International Association for Cryptologic Research

Ph.D. Database

The aim of the IACR Ph.D. database is twofold. On the first hand, we want to offer an overview of Ph.D. already completed in the domain of cryptology. Where possible, this should also include a subject classification, an abstract, and access to the full text. On the second hand, it deals with Ph.D. subjects currently under investigation. This way, we provide a timely map of contemporary research in cryptology. All entries or changes need to be approved by an editor. You can contact them via phds (at)


Mark Manulis (#710)
Name Mark Manulis
Personal Homepage
Topic of his/her doctorate. Provably Secure Group Key Exchange
Category cryptographic protocols
Keywords group key exchange, authentication
Ph.D. Supervisor(s) Jörg Schwenk, David Pointcheval
Year of completion 2007
Abstract The rapid and promising development of applications and communication systems designed for groups of participants like groupware, computer supported collaborative work systems, or digital conference systems implies exigence of mechanisms providing adequate security properties. These mechanisms can be designed based on the foundations of cryptography.

Group key exchange protocols are multi-party cryptographic protocols those participants compute a shared secret key that can then be used in conjunction with other cryptographic constructions like encryption schemes and message authentication codes for the purpose of privacy, confidentiality and authentication.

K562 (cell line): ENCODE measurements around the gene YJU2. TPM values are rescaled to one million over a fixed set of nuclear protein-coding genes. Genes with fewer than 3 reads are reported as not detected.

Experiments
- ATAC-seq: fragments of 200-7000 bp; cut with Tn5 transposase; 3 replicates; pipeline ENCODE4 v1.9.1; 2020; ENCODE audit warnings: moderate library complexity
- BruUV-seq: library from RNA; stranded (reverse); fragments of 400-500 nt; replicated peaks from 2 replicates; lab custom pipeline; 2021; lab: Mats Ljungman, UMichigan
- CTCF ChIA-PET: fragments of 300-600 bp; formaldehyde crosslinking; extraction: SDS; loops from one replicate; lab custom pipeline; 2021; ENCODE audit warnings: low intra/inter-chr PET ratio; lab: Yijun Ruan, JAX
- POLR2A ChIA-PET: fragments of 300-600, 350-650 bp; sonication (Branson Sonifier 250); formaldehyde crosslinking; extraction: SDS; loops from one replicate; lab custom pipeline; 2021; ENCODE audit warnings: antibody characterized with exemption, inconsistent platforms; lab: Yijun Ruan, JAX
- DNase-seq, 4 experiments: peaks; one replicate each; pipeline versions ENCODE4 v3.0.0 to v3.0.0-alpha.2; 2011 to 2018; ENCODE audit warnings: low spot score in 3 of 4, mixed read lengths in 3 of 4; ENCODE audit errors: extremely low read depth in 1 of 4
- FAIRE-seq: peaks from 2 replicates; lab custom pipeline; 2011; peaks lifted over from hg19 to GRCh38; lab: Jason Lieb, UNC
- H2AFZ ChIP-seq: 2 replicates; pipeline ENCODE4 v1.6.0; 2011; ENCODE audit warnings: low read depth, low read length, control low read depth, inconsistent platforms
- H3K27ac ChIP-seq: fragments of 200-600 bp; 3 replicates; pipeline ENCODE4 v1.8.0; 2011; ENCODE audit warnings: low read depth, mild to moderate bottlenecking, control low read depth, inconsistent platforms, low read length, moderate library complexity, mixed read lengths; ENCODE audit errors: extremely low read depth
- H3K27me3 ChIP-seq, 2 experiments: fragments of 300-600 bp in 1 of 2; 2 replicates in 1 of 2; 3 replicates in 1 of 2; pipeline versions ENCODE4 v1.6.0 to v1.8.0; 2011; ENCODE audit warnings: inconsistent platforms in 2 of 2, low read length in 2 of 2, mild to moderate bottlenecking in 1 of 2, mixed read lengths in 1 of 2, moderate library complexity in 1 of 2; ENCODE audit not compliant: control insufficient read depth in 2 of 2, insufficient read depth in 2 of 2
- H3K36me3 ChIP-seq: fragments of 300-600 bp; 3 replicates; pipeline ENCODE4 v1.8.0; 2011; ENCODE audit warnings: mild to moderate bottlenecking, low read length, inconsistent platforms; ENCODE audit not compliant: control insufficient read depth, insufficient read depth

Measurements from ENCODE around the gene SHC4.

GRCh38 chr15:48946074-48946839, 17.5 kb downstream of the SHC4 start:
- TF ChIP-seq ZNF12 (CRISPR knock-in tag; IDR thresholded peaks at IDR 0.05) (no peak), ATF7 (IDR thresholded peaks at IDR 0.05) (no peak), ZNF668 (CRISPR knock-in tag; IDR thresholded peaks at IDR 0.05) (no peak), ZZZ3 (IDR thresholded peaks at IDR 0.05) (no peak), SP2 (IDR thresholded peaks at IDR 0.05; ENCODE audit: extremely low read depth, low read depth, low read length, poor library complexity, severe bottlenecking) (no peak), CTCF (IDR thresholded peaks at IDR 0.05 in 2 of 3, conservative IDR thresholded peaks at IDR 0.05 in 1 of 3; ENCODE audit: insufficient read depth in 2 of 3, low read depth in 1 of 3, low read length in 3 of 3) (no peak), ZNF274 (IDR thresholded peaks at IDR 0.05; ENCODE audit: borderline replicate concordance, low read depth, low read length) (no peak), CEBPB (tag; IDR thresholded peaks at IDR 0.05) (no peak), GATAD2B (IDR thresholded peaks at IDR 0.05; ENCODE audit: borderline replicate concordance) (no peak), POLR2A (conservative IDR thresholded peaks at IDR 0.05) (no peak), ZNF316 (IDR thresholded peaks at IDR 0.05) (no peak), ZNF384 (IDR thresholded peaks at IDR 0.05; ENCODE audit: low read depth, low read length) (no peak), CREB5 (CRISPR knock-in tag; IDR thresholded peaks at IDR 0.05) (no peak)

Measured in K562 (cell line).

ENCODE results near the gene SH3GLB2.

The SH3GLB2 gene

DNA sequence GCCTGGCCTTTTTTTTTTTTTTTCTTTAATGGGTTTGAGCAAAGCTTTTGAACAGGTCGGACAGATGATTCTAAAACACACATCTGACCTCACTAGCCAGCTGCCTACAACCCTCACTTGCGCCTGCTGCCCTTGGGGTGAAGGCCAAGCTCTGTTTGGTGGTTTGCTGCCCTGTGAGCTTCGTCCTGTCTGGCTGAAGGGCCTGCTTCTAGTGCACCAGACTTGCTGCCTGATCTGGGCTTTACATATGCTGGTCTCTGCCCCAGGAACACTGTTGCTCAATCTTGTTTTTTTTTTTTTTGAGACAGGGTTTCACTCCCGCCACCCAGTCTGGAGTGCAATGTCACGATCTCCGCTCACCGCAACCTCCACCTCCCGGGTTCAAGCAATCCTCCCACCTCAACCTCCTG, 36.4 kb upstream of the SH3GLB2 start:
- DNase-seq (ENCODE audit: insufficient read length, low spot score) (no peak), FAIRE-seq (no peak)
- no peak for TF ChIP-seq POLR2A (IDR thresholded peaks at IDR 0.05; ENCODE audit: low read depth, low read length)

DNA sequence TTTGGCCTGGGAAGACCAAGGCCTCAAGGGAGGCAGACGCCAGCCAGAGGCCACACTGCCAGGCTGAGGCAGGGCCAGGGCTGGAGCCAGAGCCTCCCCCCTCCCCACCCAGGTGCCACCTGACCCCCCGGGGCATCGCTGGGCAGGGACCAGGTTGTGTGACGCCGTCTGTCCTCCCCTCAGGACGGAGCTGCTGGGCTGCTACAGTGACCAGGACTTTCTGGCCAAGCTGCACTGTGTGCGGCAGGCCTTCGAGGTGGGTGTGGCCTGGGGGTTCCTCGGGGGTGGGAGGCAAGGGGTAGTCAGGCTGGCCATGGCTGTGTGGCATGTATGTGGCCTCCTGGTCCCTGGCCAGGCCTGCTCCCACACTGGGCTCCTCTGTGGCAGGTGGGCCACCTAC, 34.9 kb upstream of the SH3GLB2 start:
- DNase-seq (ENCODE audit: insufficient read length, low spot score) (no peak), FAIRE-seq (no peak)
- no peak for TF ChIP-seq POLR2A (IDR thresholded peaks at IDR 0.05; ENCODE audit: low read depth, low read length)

Security confidence of modern cryptographic constructions can be increased via adequate security proofs. The paradigm of provable security gains in importance for all kinds of cryptographic constructions, including group key exchange protocols those security issues represent the scope of this dissertation.

We give an analytical overview of the state-of-the-art research in this area and identify strengths and weaknesses of many previous approaches. We suggest a new approach in form of a security model those stronger definitions provide background for more confident security analyzes and proofs. Additionally, we present a number of generic solutions (compilers) that can be applied to independently designed group key exchange protocols in order to enhance security thereof with respect to various goals considered by our security model. Finally, we present a concrete group key exchange protocol that provably satisfies the apparently strongest currently available formally specified security requirements.
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